Most of us have a few favorite items of clothing that, if ruined, would make us miserable from the loss. Repairing clothing is something many people simply don’t do. They either take the outfit to the alterations shop and pay a bundle to have it fixed or they simply toss the garment with a sad sigh.
Any number of things can happen to ruin clothing but there are lots of techniques for covering the damaged places and making the garment seem new again. Stains, tears, rips, punctures, fading, bleach marks and other nasty things can be fixed practically in the blink of an eye.
One thing that is very easy to use is fabric glue. It’s a lifesaver when it comes to rescuing your favorite blouse from the trash. The glue can be found at most places that sell cloth and is inexpensive. After 24 hours the garment is washable and the glue will stay intact. For stains, punctures, small tears or bleach marks simply cut a design from any coordinating fabric and glue it onto the garment. The design can be a heart, circle, diamond shape or any other design. In fact, many fabrics nowadays have fabulous prints that would look good on an outfit, such as wolves, lighthouses, birds, rainbows, cartoon characters and more. Simply cut around the design and glue it to the damaged portion of the clothing. The glue is available in washable and non-washable types so be sure and read the label before buying.
After you’ve attached a design or shape to the damaged area allow the glue to dry well. When dry, use fabric paints to outline the design and give it dimension. The paints can be found at most fabric or craft supply stores. It comes in a variety of colors and types like day-glow, metallic, pearl-tone, glitters and puffy. Each paint will give you a different look. The puffy paints swell up as they dry making them appear to be large, dimensional letters or designs. The glitter paints are perfect for holiday designs. Pearl tones give an elegant look to blouses whereas metallic paints are great for jeans, belts and purses. Use stencils to make the design you desire then allow paints to dry for 24 hours. Or just freehand your name, initials or a simple design.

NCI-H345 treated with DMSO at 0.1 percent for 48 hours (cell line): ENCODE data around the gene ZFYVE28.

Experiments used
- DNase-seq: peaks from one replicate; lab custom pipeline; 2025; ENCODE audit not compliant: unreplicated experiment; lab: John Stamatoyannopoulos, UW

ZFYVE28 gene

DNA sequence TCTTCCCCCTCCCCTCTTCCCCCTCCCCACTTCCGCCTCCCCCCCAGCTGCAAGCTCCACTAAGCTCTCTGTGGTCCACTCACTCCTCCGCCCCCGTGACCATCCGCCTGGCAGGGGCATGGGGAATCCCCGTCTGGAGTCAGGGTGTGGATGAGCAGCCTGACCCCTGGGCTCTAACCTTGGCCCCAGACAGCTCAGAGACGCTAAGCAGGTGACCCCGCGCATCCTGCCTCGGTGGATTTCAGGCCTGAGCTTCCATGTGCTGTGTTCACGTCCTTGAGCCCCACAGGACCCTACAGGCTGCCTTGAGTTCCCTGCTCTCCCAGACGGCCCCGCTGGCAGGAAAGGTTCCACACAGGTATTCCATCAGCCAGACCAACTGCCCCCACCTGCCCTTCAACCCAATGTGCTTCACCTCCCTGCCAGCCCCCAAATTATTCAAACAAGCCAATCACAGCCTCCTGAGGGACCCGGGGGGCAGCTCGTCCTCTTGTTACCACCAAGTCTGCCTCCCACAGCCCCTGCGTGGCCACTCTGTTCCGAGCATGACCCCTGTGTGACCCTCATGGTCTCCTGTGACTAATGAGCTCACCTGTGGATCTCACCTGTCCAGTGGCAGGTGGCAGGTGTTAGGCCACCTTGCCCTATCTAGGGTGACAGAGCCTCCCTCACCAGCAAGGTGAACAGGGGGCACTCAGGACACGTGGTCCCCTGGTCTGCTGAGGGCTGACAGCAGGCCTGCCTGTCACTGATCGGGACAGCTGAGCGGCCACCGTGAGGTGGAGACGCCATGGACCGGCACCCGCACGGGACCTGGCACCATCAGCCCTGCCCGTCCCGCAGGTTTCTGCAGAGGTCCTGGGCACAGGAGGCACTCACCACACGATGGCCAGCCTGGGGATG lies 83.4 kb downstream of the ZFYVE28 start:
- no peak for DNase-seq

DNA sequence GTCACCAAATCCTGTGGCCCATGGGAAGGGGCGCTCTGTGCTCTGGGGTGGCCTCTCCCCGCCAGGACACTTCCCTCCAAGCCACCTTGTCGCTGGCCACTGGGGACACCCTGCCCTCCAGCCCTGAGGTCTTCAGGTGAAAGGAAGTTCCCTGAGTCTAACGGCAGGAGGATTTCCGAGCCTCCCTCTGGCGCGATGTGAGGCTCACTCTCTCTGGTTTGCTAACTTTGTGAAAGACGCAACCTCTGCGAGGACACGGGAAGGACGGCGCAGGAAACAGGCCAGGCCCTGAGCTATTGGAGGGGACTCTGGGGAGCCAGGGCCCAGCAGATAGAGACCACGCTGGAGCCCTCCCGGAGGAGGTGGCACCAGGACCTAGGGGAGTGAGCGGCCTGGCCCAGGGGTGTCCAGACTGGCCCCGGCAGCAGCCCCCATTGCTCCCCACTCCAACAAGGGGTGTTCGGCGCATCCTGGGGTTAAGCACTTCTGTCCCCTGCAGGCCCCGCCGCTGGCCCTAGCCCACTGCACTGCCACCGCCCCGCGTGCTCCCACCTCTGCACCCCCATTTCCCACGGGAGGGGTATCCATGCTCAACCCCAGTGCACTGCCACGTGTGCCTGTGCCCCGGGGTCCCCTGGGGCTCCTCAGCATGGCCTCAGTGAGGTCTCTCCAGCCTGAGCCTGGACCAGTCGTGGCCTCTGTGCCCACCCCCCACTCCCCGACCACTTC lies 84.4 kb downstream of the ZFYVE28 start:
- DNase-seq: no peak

Another perfect way to cover up any number of damages to an outfit is an applique or patch. Although they were originally made to be sewn into place appliques, patches and crests are easily affixed with fabric glue. And, since most appliques are already outlined with embroidery or impressive threading there’s no need to use fabric paints and other notions for outlining. Appliques are available in tiny to huge sizes, in fabrics from lace to leather and in patterns from Americana to farm animals. Appliques cost from a dollar or so on up, depending upon the size. A couple of bucks is a small price to pay to save your favorite jeans.
Ribbons can sometimes cover up linear damage to an outfit. If a child drips chocolate down a white blouse, but the spots land in a linear formation, simply glue satin ribbon, in many choices of width and color, down the blouse. Attach small satin bows and the blouse will look as though it were manufactured that way. Strips of leather can do the same job but only look good on certain clothing styles.
Fake jewels look really nice on certain clothes and they’re available in all shapes and shades. Pink diamonds, sapphire ovals and topaz stars are just some of the choices. These can also be easily affixed simply by placing a dot of glue onto the back of the jewel then pressing it into place on the garment. For jewels that have the adhesive backing simply remove the adhesive covering, place the drop of glue, and affix to the outfit. For narrow places like around collars and cuffs purchase the type of jewels that are linear and have a fabric backing. This allows you to keep the jewels aligned while covering linear areas such as around a hem or down the side of a pair of jeans.
When working with fabric glue it’s important to use enough to hold the patch or other design but not so much that it oozes out from underneath the notions. The glue will be noticeable – but barely – if it oozes from behind the notion. Even wiping it off immediately will not help although you can sometimes hurry and launder the garment. If you do that, though, any notions you’ve attached within the last few hours will come undone in the wash. Learn to repair rather than replace your clothing and you can keep your old favorites – and your money – rather than throw it away.